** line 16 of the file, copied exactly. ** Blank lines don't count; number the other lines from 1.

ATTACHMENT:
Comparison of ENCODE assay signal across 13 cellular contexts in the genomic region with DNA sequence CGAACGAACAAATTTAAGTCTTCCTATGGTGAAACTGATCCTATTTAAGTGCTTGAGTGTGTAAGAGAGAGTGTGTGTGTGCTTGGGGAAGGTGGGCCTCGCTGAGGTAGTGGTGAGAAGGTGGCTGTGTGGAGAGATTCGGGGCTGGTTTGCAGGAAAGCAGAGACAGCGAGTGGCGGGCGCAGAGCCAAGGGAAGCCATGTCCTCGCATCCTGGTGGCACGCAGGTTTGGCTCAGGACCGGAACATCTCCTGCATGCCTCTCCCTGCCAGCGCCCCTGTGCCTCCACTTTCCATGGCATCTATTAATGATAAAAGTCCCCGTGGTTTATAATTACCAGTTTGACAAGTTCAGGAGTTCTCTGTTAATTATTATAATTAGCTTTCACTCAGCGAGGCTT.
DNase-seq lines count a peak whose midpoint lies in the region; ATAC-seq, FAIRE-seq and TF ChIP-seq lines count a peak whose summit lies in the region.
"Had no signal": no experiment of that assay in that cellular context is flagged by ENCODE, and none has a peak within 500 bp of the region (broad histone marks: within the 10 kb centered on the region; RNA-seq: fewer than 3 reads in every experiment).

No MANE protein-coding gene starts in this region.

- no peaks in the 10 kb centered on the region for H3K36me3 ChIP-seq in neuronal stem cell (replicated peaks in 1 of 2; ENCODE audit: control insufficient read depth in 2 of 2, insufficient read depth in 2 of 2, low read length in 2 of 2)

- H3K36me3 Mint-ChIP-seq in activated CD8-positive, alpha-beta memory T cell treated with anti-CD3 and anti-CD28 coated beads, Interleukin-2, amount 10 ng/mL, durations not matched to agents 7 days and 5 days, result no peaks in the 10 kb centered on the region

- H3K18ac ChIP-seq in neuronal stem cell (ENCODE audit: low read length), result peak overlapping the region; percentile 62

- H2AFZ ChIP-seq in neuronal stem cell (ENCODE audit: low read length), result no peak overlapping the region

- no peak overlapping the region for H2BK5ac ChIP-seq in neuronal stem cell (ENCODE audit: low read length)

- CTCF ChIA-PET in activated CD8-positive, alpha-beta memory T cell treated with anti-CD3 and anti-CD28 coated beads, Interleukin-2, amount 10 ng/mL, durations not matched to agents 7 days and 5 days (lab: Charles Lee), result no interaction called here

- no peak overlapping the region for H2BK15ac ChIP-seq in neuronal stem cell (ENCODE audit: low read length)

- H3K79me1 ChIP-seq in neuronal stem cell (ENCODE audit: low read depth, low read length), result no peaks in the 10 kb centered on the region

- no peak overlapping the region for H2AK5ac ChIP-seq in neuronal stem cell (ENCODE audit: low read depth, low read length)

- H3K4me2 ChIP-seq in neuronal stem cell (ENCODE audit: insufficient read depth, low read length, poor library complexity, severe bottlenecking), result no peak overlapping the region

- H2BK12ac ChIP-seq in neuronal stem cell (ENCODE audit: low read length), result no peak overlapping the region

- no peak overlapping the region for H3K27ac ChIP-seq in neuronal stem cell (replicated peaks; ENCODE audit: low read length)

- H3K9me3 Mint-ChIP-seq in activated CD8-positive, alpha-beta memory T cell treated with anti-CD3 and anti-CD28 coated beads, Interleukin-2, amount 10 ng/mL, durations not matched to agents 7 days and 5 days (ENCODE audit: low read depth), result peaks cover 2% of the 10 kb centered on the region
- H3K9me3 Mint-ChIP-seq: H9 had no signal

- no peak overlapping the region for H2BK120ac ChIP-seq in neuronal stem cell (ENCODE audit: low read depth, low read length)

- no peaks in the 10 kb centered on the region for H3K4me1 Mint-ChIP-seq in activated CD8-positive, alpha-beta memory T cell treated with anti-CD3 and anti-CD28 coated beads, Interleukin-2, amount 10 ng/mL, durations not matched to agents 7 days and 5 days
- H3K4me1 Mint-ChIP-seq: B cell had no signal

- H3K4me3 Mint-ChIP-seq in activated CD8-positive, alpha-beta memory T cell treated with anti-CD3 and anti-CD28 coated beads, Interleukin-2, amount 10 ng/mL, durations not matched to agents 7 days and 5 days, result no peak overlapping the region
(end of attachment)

- no peak overlapping the region for H3K27ac ChIP-seq in neuronal stem cell (replicated peaks; ENCODE audit: low read length)